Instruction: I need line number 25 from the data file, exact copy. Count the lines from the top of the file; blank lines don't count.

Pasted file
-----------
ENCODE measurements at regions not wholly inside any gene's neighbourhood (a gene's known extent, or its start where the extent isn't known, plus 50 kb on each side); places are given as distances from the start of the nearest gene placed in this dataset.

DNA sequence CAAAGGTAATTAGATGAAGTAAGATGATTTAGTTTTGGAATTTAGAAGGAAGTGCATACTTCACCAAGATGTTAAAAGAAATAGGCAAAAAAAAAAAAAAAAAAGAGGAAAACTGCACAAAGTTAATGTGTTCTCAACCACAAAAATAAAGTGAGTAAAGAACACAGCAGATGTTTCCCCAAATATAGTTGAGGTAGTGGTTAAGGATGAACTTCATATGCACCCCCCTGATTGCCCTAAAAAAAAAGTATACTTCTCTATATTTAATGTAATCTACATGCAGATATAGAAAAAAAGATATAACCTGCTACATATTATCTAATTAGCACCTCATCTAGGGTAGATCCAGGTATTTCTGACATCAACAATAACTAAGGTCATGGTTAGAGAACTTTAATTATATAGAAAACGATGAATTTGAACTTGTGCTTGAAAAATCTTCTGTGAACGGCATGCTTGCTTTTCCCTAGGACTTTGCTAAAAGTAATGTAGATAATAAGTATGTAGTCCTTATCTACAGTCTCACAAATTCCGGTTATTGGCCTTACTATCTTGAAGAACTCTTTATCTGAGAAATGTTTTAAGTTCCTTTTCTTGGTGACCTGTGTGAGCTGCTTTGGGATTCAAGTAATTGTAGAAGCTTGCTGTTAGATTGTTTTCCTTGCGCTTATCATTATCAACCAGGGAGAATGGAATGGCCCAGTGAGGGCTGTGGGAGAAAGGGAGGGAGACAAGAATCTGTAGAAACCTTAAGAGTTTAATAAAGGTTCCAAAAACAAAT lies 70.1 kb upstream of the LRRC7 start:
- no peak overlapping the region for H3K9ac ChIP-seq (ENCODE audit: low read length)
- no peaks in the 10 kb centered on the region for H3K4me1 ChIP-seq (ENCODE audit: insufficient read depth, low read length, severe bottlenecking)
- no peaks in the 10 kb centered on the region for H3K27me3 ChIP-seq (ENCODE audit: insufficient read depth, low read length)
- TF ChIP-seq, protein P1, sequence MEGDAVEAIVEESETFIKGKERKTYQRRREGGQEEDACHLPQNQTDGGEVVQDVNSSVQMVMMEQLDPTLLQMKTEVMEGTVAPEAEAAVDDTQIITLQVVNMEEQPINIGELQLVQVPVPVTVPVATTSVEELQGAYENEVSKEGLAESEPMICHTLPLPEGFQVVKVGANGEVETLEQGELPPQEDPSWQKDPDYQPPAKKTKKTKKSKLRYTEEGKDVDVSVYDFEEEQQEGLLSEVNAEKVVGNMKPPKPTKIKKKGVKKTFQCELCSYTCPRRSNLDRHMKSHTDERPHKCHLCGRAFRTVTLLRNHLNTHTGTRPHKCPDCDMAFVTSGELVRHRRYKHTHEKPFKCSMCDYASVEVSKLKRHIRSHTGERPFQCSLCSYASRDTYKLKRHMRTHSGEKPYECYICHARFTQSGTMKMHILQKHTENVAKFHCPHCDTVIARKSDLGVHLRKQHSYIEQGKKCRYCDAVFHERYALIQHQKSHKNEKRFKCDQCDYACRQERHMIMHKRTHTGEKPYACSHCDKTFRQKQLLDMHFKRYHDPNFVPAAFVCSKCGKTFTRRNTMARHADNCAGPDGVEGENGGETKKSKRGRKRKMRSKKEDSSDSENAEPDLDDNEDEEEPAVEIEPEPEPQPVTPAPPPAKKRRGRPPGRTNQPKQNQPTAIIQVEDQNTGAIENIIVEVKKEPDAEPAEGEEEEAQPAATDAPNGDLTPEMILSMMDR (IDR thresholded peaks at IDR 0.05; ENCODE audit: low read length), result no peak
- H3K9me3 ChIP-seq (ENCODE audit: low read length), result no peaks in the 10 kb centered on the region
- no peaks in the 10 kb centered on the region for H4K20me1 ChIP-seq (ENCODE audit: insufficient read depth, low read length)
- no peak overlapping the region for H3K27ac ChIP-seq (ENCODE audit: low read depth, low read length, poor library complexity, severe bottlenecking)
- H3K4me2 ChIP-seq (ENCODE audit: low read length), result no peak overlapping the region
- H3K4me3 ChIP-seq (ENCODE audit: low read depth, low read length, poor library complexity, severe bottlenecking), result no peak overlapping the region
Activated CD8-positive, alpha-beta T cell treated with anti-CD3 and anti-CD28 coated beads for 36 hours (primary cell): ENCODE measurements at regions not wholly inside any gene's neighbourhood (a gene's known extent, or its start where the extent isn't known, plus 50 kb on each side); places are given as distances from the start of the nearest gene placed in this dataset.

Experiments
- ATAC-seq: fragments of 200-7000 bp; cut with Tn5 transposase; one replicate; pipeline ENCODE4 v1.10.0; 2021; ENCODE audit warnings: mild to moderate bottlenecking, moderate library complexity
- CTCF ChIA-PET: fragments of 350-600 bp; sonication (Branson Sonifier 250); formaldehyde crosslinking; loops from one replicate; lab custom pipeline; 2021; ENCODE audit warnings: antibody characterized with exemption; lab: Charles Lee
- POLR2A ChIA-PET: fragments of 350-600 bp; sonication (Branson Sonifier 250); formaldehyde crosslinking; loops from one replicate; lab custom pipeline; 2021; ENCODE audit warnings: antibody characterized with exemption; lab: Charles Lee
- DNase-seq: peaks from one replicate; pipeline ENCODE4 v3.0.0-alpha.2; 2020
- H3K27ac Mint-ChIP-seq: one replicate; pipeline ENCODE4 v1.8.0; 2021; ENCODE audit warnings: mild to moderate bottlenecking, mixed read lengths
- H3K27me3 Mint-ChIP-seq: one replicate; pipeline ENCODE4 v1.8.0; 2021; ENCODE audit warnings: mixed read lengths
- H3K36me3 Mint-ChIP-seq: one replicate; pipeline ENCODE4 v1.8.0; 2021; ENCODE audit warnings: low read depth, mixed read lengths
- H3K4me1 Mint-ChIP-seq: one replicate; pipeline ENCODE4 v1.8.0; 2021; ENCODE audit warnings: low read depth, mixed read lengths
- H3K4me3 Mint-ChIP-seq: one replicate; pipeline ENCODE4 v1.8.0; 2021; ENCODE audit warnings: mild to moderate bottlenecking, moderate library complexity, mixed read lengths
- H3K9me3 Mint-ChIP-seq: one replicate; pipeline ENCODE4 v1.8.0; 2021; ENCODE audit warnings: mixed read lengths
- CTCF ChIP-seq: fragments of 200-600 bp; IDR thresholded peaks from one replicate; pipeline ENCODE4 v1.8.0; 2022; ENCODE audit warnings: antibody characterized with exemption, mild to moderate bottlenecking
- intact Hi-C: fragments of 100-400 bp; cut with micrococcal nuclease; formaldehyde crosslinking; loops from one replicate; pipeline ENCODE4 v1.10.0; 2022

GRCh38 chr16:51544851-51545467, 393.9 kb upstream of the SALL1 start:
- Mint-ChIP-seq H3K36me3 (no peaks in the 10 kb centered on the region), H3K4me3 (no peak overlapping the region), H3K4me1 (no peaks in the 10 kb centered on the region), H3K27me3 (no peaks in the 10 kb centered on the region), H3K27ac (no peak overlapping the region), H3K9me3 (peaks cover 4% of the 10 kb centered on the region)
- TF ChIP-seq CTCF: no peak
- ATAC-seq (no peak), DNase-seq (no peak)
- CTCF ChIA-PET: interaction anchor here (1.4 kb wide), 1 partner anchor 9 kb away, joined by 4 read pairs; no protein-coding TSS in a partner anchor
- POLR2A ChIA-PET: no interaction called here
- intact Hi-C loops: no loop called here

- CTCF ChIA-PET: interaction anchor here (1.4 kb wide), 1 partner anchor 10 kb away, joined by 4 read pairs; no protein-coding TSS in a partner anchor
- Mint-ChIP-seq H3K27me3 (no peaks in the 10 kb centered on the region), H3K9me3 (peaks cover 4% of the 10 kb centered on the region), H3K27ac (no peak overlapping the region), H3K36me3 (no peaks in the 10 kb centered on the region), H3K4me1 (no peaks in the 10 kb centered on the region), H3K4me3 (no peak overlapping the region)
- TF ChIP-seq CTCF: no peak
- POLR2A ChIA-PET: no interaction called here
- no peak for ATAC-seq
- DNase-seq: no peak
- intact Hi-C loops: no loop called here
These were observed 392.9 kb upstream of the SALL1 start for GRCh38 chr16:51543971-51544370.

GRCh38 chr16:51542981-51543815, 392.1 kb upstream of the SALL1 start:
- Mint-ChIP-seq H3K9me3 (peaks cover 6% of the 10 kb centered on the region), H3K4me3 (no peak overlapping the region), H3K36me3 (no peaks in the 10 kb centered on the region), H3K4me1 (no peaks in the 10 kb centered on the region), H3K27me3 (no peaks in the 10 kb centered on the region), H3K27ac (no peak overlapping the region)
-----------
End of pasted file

- intact Hi-C: fragments of 100-400 bp; cut with micrococcal nuclease; formaldehyde crosslinking; loops from one replicate; pipeline ENCODE4 v1.10.0; 2022